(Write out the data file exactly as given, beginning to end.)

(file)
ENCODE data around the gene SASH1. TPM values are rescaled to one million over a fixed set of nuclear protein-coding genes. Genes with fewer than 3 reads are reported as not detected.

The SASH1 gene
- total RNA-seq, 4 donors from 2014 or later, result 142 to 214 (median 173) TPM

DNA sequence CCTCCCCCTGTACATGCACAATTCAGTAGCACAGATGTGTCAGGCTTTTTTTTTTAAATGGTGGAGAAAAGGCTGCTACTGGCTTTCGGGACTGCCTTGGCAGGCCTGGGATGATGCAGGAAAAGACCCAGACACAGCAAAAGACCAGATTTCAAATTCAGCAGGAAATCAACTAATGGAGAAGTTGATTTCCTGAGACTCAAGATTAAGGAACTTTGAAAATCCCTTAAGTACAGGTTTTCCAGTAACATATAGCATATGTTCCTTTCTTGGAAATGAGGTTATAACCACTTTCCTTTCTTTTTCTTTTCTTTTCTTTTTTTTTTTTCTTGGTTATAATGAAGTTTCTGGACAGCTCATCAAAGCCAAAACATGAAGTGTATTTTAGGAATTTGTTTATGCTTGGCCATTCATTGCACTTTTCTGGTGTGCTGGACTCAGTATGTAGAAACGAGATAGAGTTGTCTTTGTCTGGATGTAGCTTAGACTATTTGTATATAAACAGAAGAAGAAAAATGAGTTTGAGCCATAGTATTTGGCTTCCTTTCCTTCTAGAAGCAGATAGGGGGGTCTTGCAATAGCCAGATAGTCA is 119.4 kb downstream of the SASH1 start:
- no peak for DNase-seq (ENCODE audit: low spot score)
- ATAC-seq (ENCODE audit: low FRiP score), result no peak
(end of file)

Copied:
ENCODE data around the gene SASH1. TPM values are rescaled to one million over a fixed set of nuclear protein-coding genes. Genes with fewer than 3 reads are reported as not detected.

The SASH1 gene
- total RNA-seq, 4 donors from 2014 or later, result 142 to 214 (median 173) TPM

DNA sequence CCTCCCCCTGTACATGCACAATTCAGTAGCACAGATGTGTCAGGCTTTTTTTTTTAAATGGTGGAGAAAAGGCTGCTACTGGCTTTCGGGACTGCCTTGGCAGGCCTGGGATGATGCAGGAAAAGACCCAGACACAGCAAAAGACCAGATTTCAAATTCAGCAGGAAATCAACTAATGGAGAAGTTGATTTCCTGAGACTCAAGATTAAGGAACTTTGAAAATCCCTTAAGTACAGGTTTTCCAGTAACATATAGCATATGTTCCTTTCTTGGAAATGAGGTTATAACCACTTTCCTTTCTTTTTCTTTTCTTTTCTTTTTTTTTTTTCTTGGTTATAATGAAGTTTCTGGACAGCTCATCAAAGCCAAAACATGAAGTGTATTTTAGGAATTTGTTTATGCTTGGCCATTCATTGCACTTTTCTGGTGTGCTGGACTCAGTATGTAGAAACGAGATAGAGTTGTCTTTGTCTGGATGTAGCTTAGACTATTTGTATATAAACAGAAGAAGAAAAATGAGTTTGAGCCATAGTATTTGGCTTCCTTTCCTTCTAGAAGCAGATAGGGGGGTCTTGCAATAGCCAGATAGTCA is 119.4 kb downstream of the SASH1 start:
- no peak for DNase-seq (ENCODE audit: low spot score)
- ATAC-seq (ENCODE audit: low FRiP score), result no peak